KEMNER v. MONSANTO CO.
576 N.E.2d 1146 (1991)
217 Ill. App.3d 188
160 Ill.Dec. 192
Frances E. KEMNER et al., and all other cases consolidated with Cause No. 80-L-970, Plaintiffs-Appellees,
MONSANTO COMPANY, Defendant-Appellant (Bruce D. Ryder, Appellant, and St. Clair County, Illinois, Appellee).
Appellate Court of Illinois, Fifth District.
July 22, 1991.
Coburn, Croft & Putzell, Kenneth R. Heineman, Bruce D. Ryder, Dudley W. Von Holt, St. Louis, Mo., James C. Craven, P.C., Springfield, Coffield, Ungaretti, Harris & Slavin, J. Timothy Eaton, Chicago, for Monsanto Co. and Bruce D. Ryder.
John Baricevic, State's Atty., St. Clair Co., Belleville, for St. Clair Co.
Rex Carr, Carr, Korein, Tillery, Kunin, Montroy, Glass & Bogard, East St. Louis, Jerome W. Seigfried, Seigfreid, Runge, Leonatti & Pohlmeyer, Mexico, Mo., for plaintiffs-appellees, Frances E. Kemner, et al., and all other cases consolidated with Cause No. 80-L-970.
Justice LEWIS delivered the opinion of the court:
This case involves an appeal by Monsanto Company from an adverse verdict in favor of 65 plaintiffs in the circuit court of St. Clair County.
An action was brought in the circuit court of St. Clair County, Illinois, by 65 plaintiffs against five defendants: Monsanto Company ("Monsanto"), Norfolk & Western Railway Company ("Norfolk"), G.A.T.X. Corporation ("GATX"), General American Transportation Corporation ("General American"), and Dresser Industries, Inc. ("Dresser"). Plaintiffs' 20 original complaints were consolidated for trial. Prior to trial, certain third-party claims against third-party defendant Willamette-Western Corporation were severed from the case. Certain counterclaims against Monsanto and Norfolk were also severed. These third-party claims and counterclaims remain pending in the circuit court. Prior to verdict, all defendants other than Monsanto settled with the plaintiffs.
Plaintiffs' consolidated cases were tried against defendant Monsanto only. Plaintiffs' second amended complaints, which were filed after the close of evidence, were in two counts, alleging in count I a strict liability theory and in count II a wilful and wanton conduct theory. The jury returned a verdict in favor of Monsanto on count I, pertaining to the claim that the product was unreasonably dangerous, and in favor of plaintiffs on count II, awarding no damages for any noneconomic losses, $1 to each of 63 plaintiffs for economic losses, $14,500 each to the other two plaintiffs for property damages losses, and $16,250,000 in a joint punitive damage verdict.
A judgment was entered on the verdicts on October 22, 1987. On November 10, 1987, the court entered a judgment against Monsanto in favor of St. Clair County for extraordinary costs in the amount of $84,294.26. Also at the close of the evidence, but before the jury was instructed, the court fined Monsanto and its counsel Bruce D. Ryder $10,000 and $1,000 respectively, pursuant to section 2-611 of the Code of Civil Procedure. Ill.Rev.Stat.1987, ch. 110, par. 2-611.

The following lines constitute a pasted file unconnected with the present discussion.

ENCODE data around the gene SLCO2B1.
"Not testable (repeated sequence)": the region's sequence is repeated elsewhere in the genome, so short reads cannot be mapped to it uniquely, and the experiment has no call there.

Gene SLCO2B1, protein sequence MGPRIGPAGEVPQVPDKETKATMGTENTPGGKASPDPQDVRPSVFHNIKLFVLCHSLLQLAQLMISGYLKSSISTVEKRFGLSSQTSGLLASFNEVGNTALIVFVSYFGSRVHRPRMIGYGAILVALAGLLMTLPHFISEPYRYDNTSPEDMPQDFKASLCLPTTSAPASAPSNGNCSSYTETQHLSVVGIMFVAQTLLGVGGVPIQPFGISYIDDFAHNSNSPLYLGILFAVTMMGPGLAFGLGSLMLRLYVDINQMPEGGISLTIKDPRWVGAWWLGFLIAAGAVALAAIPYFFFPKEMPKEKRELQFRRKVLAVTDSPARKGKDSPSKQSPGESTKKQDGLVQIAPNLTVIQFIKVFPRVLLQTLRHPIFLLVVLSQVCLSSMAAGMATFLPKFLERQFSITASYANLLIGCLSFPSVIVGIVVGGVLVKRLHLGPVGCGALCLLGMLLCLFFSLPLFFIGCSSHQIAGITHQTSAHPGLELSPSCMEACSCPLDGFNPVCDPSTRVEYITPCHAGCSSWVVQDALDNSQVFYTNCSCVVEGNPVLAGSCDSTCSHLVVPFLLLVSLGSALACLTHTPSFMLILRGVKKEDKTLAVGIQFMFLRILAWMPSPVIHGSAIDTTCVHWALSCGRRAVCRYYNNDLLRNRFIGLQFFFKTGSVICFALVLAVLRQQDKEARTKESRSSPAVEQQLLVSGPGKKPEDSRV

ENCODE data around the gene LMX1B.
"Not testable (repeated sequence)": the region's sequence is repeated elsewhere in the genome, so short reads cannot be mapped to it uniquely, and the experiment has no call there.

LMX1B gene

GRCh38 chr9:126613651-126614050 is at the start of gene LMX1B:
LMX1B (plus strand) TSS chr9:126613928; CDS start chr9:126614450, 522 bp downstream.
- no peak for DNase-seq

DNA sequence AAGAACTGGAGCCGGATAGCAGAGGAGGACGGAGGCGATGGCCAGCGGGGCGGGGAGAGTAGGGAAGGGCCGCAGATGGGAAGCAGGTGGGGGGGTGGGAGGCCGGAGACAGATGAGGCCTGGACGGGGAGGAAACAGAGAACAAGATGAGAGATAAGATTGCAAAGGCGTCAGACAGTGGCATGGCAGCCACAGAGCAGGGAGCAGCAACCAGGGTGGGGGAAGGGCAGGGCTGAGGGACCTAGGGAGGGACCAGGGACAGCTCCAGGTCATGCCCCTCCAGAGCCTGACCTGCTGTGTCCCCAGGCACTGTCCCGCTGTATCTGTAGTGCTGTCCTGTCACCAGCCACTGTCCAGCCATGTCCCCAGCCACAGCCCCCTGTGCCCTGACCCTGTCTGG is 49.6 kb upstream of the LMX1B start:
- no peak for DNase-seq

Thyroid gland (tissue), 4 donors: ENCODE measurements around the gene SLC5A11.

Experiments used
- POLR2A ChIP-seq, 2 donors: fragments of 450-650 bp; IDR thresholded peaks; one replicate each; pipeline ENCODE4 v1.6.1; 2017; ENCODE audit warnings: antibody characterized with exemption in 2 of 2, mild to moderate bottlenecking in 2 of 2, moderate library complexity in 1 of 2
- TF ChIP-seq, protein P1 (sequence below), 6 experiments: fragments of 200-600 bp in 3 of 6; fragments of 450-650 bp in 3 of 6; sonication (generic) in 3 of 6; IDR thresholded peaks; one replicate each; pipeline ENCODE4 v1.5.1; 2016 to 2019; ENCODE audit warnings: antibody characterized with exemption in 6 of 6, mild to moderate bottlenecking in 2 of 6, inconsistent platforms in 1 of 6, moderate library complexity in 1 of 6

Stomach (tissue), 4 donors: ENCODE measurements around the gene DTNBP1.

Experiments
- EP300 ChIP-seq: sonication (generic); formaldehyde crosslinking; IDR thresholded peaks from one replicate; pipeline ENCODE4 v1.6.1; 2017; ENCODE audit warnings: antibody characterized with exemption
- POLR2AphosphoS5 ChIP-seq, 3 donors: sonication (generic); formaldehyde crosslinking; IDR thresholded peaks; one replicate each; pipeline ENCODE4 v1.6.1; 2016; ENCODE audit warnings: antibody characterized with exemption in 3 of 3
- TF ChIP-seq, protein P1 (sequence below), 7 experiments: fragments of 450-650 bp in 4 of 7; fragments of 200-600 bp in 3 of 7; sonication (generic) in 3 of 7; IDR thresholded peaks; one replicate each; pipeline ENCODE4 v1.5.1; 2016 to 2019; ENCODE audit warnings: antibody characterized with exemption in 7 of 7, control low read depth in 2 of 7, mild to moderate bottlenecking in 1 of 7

Monsanto filed a post-trial motion raising issues pertaining to the October 22, 1987, verdicts on count II, the November 10, 1987, judgment on extraordinary costs and the court's August 27, 1987, order on sanctions. Plaintiffs filed a post-trial motion requesting relief only as to the October 22, 1987, nonpunitive damage verdicts on count II. Both post-trial motions were denied. A finding that there was no just reason for delaying enforcement or appeal was made pursuant to Supreme Court Rule 304(a) (134 Ill.2d R. 304(a)), in view of the remaining severed counterclaims and third-party claims. Monsanto appeals from the judgment on the verdicts on count II, the judgment on extraordinary costs, and the order on sanctions.
This case arose out of a train derailment and subsequent chemical spill that occurred at Sturgeon, Missouri, on January 10, 1979. The evidence revealed that the defendant sent from its plant in Sauget, Illinois, a shipment by tank car of OCP-crude which contained small quantities of a dioxin called 2, 3, 7, 8, TCDD. The dioxin was formed as a part of the manufacturing process. The train derailed, and a gash on the bottom of the tank car caused some 19,000 gallons of OCP-crude to spill onto the tracks where the train came to rest. There seems to be no question that there was some quantity of dioxin in the OCP-crude and that Monsanto either knew or should have known of this fact. It was also revealed in the evidence that it was some days later before the clean-up crews were notified of the possibility of dioxin in the spill.